Free YARTS rides to Yosemite April 23
As you know, Yosemite National Park experienced an all-time record number of visitors in 2015. At Yosemite Area Regional Transportation System (YARTS), we want to do our part to help visitors be good stewards of the park and enhance their Yosemite experience by encouraging them to take public transportation.
YARTS will be providing free rides to Yosemite on Earth Day, April 23. There is no admission fee for the park when riding YARTS.
YARTS will begin accepting reservations on April 4 and the cut-off date is April 19, or until the buses have been filled. All reservations must be made via email and are accepted on a first come, first served basis and must be for same day round-trip passengers.
All of our regularly scheduled runs will operate as normal, with the exception that all children, age 16 and under, ride free on any YARTS bus all days.
Cindy Kelly, YARTS
Look for more appropriate place for OHV park
Sure it’s frustrating that we spend our lives baking bread only to have it confiscated by Sacramento which gratuitously deals us back crumbs.
I get that it’s hard to resist and easy to become addicted to their benevolent grants which always come with sufficient strings to assure a compliant populace.
I get it, we all want our slice. But, at what cost?
Remember these basics of freedom?
* A constitutionally limited government (Federal, State and local).
* Fiscal and personal responsibility (not government grant subsidized).
* Free market economics (not competing with the private sector).
I agree that the green and red tag Off Highway Vehicle (OHV) fees should be abolished and the unused funds returned to the people. Much like the illegal Rural Fire Fee.
We all know that the County of Madera has no business going into the private entertainment business. If an off-road vehicle entertainment park is really a “moneymaker,” as at least one supervisor and his team are hoping voters will believe, encourage the private sector to develop one.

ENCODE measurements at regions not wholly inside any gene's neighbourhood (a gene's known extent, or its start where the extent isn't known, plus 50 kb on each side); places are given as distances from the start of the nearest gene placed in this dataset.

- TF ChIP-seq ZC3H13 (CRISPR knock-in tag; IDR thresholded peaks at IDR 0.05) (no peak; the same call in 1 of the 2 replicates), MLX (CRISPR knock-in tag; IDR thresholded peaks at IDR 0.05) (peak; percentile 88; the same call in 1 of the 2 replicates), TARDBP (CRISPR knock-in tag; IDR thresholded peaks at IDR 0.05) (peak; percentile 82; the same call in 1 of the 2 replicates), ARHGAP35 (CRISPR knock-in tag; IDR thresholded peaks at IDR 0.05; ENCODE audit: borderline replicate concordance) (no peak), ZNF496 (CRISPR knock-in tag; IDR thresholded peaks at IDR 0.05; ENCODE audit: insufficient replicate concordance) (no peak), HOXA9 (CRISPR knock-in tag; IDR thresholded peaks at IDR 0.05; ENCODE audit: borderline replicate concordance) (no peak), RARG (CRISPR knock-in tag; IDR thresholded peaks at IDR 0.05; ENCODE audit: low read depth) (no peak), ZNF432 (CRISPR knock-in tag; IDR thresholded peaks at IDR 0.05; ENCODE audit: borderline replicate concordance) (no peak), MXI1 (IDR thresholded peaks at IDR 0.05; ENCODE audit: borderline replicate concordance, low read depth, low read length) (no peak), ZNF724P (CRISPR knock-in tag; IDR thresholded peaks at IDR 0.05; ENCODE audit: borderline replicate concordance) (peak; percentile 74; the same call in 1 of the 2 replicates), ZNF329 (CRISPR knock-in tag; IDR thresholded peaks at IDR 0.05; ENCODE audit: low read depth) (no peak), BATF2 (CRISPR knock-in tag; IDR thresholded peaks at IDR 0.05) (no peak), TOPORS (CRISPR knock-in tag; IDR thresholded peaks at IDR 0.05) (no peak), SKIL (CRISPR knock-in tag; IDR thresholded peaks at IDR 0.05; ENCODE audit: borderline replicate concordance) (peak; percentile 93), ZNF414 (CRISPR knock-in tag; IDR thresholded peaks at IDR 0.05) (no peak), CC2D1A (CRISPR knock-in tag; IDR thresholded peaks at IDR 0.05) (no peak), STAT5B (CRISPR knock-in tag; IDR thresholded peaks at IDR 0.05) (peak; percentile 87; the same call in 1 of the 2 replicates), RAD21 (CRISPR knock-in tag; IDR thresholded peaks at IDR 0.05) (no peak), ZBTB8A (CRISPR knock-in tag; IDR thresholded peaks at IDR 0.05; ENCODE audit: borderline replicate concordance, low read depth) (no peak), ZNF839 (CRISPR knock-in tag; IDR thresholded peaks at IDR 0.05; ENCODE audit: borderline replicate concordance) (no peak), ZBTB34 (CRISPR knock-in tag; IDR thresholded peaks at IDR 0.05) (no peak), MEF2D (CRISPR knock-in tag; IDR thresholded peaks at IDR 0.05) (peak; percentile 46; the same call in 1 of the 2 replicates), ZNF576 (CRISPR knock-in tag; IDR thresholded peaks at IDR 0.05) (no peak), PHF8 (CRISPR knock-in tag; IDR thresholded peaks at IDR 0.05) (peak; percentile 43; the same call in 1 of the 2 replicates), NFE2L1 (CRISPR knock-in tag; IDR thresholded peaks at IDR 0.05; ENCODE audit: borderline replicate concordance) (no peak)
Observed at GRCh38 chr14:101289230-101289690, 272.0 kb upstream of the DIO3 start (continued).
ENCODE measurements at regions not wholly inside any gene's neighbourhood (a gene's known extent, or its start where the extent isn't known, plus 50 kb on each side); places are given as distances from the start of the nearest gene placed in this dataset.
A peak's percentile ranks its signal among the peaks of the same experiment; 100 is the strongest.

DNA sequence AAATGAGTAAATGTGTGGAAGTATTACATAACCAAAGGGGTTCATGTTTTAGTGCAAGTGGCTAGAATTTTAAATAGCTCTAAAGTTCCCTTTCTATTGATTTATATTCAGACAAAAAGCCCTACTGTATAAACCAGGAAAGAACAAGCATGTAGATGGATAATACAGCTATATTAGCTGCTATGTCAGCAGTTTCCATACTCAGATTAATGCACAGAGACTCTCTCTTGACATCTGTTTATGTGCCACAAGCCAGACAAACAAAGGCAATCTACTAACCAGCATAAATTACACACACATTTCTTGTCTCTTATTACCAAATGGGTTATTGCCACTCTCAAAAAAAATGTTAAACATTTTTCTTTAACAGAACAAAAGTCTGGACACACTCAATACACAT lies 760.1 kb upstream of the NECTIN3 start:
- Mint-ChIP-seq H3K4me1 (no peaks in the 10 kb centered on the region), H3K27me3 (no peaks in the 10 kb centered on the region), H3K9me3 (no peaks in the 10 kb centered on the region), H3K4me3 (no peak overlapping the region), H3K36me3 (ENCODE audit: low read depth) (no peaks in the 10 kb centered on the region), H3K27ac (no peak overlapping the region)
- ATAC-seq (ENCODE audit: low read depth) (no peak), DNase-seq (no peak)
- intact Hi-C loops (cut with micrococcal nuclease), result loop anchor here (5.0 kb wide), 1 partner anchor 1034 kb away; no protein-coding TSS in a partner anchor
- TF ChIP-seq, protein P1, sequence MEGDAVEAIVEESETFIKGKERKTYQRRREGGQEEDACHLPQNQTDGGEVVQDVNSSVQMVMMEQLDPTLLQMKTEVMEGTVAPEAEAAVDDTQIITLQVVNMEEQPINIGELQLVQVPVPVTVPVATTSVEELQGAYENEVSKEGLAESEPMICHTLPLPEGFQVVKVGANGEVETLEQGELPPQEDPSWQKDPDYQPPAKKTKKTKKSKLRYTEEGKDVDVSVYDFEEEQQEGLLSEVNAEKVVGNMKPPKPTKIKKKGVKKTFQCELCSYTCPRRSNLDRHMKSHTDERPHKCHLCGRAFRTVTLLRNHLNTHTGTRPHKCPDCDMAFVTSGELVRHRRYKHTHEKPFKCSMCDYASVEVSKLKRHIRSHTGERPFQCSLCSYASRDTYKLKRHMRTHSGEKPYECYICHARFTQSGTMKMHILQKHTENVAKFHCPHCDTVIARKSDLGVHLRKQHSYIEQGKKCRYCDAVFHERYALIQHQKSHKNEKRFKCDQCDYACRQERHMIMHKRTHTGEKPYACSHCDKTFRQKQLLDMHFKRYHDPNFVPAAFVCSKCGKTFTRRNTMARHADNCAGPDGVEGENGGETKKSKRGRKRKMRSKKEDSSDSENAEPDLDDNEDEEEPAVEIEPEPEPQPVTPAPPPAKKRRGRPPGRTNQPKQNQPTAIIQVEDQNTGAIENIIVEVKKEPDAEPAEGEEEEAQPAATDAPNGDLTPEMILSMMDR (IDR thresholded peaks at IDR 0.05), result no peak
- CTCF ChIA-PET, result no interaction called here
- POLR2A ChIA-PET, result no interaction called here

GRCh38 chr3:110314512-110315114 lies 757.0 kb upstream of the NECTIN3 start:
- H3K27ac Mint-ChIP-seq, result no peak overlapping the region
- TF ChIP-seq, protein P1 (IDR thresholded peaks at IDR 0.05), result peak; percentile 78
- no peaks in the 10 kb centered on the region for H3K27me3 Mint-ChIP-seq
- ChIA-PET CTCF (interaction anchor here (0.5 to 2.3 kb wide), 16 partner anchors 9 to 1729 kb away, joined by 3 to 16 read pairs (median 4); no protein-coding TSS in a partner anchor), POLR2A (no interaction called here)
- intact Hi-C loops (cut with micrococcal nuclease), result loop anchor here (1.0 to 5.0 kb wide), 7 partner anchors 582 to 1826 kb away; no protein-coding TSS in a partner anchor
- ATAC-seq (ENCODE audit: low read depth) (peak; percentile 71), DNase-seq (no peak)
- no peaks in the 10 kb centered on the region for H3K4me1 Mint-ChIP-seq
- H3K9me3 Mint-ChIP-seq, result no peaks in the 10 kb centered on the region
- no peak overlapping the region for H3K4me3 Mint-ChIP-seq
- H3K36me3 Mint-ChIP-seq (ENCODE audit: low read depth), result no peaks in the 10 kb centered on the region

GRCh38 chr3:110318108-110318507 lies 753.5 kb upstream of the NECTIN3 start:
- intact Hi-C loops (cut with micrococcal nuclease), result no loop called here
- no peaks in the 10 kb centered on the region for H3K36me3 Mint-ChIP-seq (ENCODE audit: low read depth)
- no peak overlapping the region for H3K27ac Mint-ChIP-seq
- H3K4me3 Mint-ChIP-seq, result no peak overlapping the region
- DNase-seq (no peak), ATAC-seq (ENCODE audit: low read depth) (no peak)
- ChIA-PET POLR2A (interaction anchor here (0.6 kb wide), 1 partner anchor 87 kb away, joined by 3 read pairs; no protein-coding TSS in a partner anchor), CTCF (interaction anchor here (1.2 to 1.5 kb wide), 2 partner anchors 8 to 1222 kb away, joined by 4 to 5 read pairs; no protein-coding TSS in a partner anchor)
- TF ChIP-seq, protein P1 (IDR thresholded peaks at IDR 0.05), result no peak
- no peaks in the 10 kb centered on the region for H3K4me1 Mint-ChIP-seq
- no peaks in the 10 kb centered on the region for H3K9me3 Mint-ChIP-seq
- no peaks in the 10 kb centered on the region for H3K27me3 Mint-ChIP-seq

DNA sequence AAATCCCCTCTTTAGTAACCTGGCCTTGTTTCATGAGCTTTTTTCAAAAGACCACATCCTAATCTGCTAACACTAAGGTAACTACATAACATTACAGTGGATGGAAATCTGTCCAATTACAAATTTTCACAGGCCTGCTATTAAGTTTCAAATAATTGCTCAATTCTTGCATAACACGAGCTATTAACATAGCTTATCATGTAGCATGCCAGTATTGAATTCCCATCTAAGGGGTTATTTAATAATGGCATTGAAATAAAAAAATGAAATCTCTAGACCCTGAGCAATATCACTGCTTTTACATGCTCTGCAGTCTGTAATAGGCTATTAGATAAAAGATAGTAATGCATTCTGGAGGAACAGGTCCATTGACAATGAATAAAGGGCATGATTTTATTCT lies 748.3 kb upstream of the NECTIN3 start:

Just not on a culturally, environmentally and situationally sensitive (for the proposed activity) site like Black Hawk Mountain (next to Minarets High School) and across from the entrance to Yosemite Lakes Park.
How much of our beauty, heritage, authenticity and soul are we willing to trade for money or the promise thereof?
Let’s look for a more appropriate place, involve the public this time, and don’t be so eager to over-pay.
Ray Krause, O’Neals
Best democracy money can buy
I read Peter Cavanaugh’s opinion on “Taking the Cannoli” about the debate between Sanders and H.R. Clinton in the Feb. 11 issue of the Sierra Star.
Goldman Sachs was saved from bankruptcy by the TARP, the $700 billion bank rescue signed into law by G.W. Bush on Oct. 3, 2008. The Great Recession lasted 18 months, 14 under G.W. Bush, and four under Obama.
Wikipedia says that $67.8 billion went to AIG, and they transferred $12.9 billion to Goldman Sachs, according to a New York Times article of March 15, 2009.
The Wikipedia article on TARP says that, quoting another Times article, “few [banks] cited lending as a priority. Further, an overwhelming majority saw the program as a no-strings-attached windfall that could be used to pay down debt, acquire other businesses or invest for the future.”
Another article mentioned said, “during 2008, companies that received $295 billion in bailout money had spent $114 million on lobbying and campaign contributions.”
This is Cannoli, the Sicilian dessert pastry just for politicians who claim they’re very tough on financial corporations.
Hillary received $675,000 for just three speeches she made? Not bad. Why did the banks all fail at once? Because they all over-lent, and the total “outstanding debt” of “domestic financial sector” was 125% of GDP, a record high. They borrowed to have funds that they then loaned to pump up a bubble that exploded.
Millions of lives were disrupted unnecessarily because bankers insisted that they needed no regulations. Our Congressman McClintock believes that government should de-regulate everything. He is an anarchist or libertarian. He would eliminate the minimum wage law entirely. He advises us all to pack a firearm whenever we attend any meeting to prevent mass shootings such as the one in San Bernadino recently. In fact, capitalism self-destructs without good rules which is a proper function of government.
We could instead revert to cavemen and cavewomen - that’s real libertarianism. Instead we might raise taxes on millionaires and fund elections publicly instead of this circus that assures us of the best democracy money can buy.
Taking the Cannoli - good job Mr. Cavanaugh.
Ben Leet, Mariposa
Setting the record straight
I would like to set the record straight with respect to an erroneous statement regarding the Golden Chain Theatre in the Jan. 28, 2016, edition of the Sierra Star: that “for the first time in the history of GCT, the board of directors have announced the appointment of paid staff members.”
The facts are that from its inception in 1968 until the late 1980s, stage directors at the Golden Chain Theatre were trained theater professionals who were hired by the board of directors and paid as independent contractors.